I’m curious to know what you’re using this laminated stock for, seems a little unconventional for the size you will get.

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3301 posts in 2585 days

#9 posted 02-05-2012 04:06 AM

What they said. I resaw on TS very often and long pieces as well. In and out feed support, feather boards, and don’t try to cut at max height, even with a true rip blade this an over fill the gullets on long stock. I also find taking smaller rips until you are through also help keep the cut straight and not push the blade (and thus the cut) out of perpendicular (at max height the putter edges of the blade at more susceptible to being pushed away or towards the fence)

-- Shameless - Winner of two Stumpy Nubs Awards

View William's profile


9949 posts in 2865 days

#10 posted 02-05-2012 04:24 AM

Use a blade for ripping, like a 24 tooth.
Take your time. If you hear the saw bogging down, slow down, you’re going to fast and table saws are not cheap.
For real wide stuff, take one to one and a half inch off both sides, then about that much again, and keep going till you’re through.
Feather board. Feather board. Feather board. I can’t saw that enough when resawing with a table saw. FEATHER BOARD!

I’ve done it plenty of times though. If done properly, there is no problem.


View William's profile


9949 posts in 2865 days

#11 posted 02-05-2012 04:26 AM

Also, I never use an infeed table. My shop setup just makes it too much of a hassle. I will set up my rollerstand if its something too heavy, but they’re only for support. I don’t depend on them to keep the material running straight. An outfeed table is important on long stuff though.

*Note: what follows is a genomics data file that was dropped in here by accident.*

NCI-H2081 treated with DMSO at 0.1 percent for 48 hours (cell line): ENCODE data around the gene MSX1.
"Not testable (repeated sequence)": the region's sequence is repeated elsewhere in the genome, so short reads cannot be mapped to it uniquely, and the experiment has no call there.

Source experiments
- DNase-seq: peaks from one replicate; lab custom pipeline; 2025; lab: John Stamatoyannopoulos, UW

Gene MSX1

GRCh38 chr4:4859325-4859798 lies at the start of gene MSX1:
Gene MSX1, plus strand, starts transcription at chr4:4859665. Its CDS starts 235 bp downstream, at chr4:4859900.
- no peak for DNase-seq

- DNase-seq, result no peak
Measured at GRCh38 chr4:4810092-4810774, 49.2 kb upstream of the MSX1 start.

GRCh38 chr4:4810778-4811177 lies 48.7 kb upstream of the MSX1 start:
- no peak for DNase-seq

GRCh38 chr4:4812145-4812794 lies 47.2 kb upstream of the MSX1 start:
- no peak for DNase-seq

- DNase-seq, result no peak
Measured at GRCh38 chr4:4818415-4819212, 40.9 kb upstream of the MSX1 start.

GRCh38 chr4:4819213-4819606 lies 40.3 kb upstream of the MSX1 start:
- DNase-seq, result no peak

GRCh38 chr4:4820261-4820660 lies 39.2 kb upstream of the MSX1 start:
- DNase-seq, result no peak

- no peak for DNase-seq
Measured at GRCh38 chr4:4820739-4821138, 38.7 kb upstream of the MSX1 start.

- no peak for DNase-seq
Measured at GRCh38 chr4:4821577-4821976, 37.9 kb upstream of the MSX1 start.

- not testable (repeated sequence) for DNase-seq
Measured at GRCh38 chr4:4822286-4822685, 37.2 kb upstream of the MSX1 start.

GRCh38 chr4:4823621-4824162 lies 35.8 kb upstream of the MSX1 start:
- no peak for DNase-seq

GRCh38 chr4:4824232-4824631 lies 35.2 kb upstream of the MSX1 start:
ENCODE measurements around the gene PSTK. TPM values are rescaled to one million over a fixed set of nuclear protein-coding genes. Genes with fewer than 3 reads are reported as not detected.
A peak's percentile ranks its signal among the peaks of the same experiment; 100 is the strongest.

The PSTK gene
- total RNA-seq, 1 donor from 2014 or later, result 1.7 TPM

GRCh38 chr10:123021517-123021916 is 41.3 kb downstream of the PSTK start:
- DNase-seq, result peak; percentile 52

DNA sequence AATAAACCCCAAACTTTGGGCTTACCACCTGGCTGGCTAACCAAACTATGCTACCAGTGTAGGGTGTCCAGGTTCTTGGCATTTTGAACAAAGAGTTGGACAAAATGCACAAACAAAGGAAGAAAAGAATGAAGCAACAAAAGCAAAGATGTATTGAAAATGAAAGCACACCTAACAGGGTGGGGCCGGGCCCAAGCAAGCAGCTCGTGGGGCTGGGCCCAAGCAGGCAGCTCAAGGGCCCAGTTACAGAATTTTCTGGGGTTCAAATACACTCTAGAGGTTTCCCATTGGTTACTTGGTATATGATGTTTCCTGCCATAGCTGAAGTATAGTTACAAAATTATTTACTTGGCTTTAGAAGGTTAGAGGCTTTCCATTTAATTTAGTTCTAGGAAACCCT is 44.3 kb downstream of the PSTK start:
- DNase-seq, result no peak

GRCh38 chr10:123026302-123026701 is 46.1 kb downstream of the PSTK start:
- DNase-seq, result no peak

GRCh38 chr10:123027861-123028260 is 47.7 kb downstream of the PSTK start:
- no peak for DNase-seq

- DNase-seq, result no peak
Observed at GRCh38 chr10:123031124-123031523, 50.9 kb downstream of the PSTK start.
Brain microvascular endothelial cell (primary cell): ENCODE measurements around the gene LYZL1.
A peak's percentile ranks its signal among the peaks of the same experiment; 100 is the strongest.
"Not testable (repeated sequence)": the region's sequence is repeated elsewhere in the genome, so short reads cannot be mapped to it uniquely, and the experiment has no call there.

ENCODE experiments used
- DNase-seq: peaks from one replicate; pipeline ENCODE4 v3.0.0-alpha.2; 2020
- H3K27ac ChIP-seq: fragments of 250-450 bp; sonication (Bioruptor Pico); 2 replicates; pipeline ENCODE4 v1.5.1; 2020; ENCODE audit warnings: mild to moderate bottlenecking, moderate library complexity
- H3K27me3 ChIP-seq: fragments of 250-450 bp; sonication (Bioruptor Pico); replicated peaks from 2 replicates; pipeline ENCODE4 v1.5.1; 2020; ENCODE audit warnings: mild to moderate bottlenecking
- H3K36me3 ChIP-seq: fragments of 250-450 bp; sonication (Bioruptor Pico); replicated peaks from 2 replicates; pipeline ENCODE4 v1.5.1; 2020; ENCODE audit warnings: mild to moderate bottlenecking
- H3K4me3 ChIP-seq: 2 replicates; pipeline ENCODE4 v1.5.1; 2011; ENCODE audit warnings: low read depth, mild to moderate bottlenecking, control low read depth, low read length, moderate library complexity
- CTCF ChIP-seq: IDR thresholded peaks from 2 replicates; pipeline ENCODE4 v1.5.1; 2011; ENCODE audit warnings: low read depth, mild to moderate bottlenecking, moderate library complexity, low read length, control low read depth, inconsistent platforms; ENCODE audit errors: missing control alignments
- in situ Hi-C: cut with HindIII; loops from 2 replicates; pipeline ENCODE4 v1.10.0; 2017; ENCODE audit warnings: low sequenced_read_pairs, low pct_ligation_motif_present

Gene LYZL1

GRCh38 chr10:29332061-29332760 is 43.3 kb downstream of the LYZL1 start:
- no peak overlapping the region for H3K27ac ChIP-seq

From experience, lack of outfeed table on long material can and will causing an offcut piece to twist, pinch the blade, break off pieces, and shoot it back at you at very high speeds.


View AKMECHANIC's profile


5 posts in 2332 days

#12 posted 02-05-2012 04:44 AM

Thanks for all the great advice! I have a few more questions…]

1. What is the point of not sawing all the way through, and having a web, on the last cut? Seams like more trouble to go back and hand saw it or use my sawzall.
2. Should my thin slice be coming off on the fence side of the blade or the open side or does it not matter?

renners- I am building down hill ski cores. I am new to wood working so this is all new to me.

View William's profile


9949 posts in 2865 days

#13 posted 02-05-2012 05:23 AM

1. If you’re careful, I saw all the way through all the time. One danger of sawing all the way through though sometimes, especially when cutting thin strips off, is the material falling back towards the blade, causing a kickback hazard.
The way I counter this is small wooden wedges. As the slab passes the blade, I stick tiny wedges of wood into the kerf, this keeps material from binding, and also forces it to fall away from the blade once cut through. This is not fool proof though, As it falls, if you don’t control it, it can kick the bottom side back towards the blade.
Just go slow and make sure to remember that anything falling or hitting the wrong angle of a spinning blade is very bad and potentially very dangerous.

2. Since we’re talking about resawing, I assume we’re talking about thin material. In that case, always have the thin slice coming off on the waste side of the blade, or the side opposite the fence.
Once again, thin stock piched between the fence and a moving blade as it cuts through is not good. This creates the same issue I described in #1, except now it is in between the fence and blade giving it direction. Think difference between throwing a piece of lead from your hand, or giving it direction such as down the barrel of a gun.


View Bill1225's profile


125 posts in 2422 days

#14 posted 02-05-2012 05:25 AM

ohh i forgot to mention and didnt see anyone else did either. is use a zero clreance insert so your piece cant fall into your saw from push stick pressure

View William's profile


9949 posts in 2865 days

#15 posted 02-05-2012 05:29 AM

Good tip Bill. I always forget that detail because I seldom take the ZCI out of my saw.